• Photo of Mike Guerrieri
    Mike Guerrieri

At a recent conference, I ran into Beth Lilienstein, a colleague I haven’t seen in a long time. She attended a presentation I did with a client where we presented the case study of the client’s IT maturity evolution and the benefits of DelCor’s IT Maturity Model (ITMM) for her organization. She was struck by the similarity of it to Maslow’s Hierarchy of Needs. I thought that was brilliant and decided to draw the parallels here.


I’ve long been interested in human behavior. I studied Applied Behavioral Science in grad school and what I learned has served me well as an IT leader. One of my first behavioral scientist heroes was Abraham Maslow. His work was groundbreaking because, unlike most other psychologists, he studied human potential, not just pathologies.

See this article for an overview of the theory. Check out this segment of the TED Radio Hour podcast for more on Maslow’s impact to the field of psychology.

When we perform technology assessments for our clients using our ITMM, we often identify things that need to be fixed (pathologies) and provide suggested remedies, but we also offer recommendations for the organization to advance their IT capabilities and maturity to higher levels (potential).

Here’s how Maslow’s hierarchies relate to our ITMM levels (I’ll take a little liberty and group Maslow’s first two levels because his hierarchy has five levels and ours has four).


When a person is struggling with security and physiological needs (i.e., food, water, shelter, clothing), it is impossible to strive for anything beyond survival. Similarly, when an organization’s technology maturity is restrictive, it is a struggle to do even the basics of providing reliable technology tools for the organization to meet its business objectives. Every day is filled with responding to crises, customer experience issues, business opportunities lost, and staff productivity losses due to ineffective technology.

Without the ability to manage IT governance, infrastructure, data, and digital experience at a basic level, the more advanced needs are not achievable. The goal for the organization should be to develop a plan to invest in technology to get out of this state as quickly as possible.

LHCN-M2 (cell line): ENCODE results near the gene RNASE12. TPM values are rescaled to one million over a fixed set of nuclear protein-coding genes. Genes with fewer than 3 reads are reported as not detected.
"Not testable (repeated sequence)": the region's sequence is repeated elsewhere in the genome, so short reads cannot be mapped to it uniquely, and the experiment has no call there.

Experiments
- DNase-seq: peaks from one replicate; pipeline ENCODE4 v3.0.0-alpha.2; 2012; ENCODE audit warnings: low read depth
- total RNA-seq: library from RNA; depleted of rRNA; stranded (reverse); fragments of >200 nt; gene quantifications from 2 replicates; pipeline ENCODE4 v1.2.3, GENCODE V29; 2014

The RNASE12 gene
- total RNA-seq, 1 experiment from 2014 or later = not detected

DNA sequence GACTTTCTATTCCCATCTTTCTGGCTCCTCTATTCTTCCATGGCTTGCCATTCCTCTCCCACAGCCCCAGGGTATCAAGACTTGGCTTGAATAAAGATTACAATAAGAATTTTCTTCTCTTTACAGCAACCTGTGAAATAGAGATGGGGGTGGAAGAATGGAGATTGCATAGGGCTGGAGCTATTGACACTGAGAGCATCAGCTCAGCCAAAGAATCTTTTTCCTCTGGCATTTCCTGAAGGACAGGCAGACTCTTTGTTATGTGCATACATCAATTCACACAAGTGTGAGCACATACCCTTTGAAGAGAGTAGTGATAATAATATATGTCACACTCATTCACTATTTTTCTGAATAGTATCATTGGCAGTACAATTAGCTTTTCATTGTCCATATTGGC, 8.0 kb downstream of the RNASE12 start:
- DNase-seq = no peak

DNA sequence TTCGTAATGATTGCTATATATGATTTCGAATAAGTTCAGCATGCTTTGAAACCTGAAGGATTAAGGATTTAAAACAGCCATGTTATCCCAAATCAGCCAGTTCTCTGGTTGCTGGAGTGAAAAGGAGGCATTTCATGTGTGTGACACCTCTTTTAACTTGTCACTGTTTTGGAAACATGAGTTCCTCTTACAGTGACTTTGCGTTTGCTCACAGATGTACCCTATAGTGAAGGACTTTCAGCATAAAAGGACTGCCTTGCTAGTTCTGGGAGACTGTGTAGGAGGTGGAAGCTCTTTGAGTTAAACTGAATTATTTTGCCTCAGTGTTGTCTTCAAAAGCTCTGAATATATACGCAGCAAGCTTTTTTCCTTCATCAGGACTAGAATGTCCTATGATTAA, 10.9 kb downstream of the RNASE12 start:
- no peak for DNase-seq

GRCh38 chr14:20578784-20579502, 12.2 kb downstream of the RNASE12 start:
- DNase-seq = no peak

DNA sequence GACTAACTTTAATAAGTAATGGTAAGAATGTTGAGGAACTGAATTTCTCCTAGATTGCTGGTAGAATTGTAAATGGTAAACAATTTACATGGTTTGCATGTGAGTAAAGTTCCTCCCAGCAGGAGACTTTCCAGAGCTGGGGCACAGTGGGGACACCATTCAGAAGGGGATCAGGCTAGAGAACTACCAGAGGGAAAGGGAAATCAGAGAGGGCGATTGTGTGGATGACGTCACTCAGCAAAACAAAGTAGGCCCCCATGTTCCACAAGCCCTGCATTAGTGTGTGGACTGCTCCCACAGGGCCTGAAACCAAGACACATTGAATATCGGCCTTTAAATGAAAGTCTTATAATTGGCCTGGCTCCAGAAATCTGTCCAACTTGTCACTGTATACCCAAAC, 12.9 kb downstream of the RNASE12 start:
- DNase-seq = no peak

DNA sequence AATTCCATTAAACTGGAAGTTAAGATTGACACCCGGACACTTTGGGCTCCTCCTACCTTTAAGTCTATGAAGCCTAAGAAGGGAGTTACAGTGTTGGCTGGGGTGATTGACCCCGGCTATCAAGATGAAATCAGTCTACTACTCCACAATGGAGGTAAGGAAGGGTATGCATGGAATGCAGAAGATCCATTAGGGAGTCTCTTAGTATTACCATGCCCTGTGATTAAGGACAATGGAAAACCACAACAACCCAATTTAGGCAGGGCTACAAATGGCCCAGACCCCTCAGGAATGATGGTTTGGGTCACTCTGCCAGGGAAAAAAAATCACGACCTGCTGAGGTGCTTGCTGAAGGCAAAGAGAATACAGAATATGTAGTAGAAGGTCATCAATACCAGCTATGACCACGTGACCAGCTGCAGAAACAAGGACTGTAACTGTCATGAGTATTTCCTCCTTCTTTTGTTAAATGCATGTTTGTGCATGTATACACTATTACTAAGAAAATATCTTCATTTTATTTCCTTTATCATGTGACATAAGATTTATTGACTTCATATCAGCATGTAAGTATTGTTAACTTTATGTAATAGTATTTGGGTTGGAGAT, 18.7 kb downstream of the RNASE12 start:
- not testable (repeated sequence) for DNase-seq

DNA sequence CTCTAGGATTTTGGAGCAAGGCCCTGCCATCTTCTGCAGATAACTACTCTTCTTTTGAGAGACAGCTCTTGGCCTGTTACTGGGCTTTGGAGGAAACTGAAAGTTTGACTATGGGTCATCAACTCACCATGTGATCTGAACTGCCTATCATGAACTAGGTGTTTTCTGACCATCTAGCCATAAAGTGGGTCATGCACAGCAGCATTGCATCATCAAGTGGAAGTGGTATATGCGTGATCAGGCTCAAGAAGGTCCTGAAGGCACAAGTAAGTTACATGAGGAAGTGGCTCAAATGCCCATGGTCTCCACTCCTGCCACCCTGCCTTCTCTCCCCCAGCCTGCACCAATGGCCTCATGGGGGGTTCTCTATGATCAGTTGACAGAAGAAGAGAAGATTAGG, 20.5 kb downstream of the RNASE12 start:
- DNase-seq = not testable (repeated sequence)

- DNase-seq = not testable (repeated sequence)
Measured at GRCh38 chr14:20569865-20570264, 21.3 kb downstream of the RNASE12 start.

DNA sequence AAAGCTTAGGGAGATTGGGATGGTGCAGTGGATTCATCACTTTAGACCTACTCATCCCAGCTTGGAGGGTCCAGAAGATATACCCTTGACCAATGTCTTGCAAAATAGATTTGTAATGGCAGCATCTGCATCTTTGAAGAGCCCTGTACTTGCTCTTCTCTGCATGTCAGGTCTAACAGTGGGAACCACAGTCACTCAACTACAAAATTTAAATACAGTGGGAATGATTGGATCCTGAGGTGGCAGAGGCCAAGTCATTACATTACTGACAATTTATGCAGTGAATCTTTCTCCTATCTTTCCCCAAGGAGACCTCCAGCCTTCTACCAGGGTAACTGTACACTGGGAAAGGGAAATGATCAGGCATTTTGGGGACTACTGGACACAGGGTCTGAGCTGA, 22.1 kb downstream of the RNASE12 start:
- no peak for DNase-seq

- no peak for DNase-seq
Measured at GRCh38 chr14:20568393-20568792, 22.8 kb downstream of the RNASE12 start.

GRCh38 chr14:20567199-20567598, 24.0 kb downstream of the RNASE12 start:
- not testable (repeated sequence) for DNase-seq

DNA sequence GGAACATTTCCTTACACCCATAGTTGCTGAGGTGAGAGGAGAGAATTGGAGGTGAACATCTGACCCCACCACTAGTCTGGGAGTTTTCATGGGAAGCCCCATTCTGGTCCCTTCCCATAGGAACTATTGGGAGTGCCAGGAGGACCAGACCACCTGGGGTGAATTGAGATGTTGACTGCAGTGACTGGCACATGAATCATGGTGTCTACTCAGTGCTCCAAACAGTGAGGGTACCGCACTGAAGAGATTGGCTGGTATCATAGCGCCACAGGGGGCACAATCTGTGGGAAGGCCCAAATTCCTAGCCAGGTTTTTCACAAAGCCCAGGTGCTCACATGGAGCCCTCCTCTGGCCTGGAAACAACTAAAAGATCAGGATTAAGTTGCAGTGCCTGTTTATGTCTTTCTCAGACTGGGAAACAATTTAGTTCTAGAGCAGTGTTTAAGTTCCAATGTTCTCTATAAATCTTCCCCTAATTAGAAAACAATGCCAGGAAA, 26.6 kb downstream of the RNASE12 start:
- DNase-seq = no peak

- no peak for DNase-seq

Humans are social animals, so once basic needs are met, it follows that we want to be part of a group, to belong. Once the basics of technology are covered reasonably well, the next stage is to improve how IT is serving the business.

At this level, there is still much room for growth, but rather than technology impeding the organization’s progress, it is more supportive of the organization’s goals. Information technology is more integrated into the organization. There is less of an “us vs. them” mentality.

However, this level of IT is typically inconsistent. Some aspects of technology work well, others, not so much. Achieving consistent results in all areas will help the organization move to the next level of maturity.


Contrary to the wisdom of Lennon and McCartney, according to Maslow, love is not all you need. Once the previous levels have been achieved, we want to be recognized and appreciated by others and to achieve satisfaction in work. Being a valued partner to the rest of the business is a sign of reaching the effective IT maturity level.

In addition, a focus on user experience through digital channels, reliable and secure infrastructure, strong IT governance, a clear technology strategy, effective project execution, and using data to inform decisions in the organization are a few of the characteristics of organizations at an effective level of maturity.  

This may be the highest level of majority many organizations achieve—and that’s ok. If innovation is not critical to the organization’s success and if the technology needs of the business are adequately met, effective is a good place to be.


Even if they don’t achieve self-actualization, people often find that simply striving for it can lead to much personal growth. Likewise, organizations that don’t settle for effectiveness (no small feat in itself), will mature considerably in the effort to reach the innovative level of IT maturity.

An innovative organization uses technology as a lever to better serve its members and other customers and to ultimately drive engagement and increases in revenue. Technology is viewed as critical to the organization’s success.

No matter where you are in Maslow’s Hierarchy, human needs serve as drivers to advance to the next hierarchy. Likewise, regardless of where your organization is in its IT maturity journey—restrictive, functional, effective, or innovative—you can look for ways to continuously evolve and improve your maturity level.

Want to learn more about IT maturity? 

Mike was a guest on DelCor’s Reboot IT podcast, Episode 12: Talkin’ IT Leadership.

Talk to Our Experts

Looking for more information? Have questions? We’re here to help!
Drop us a line, and we’ll get in touch right away.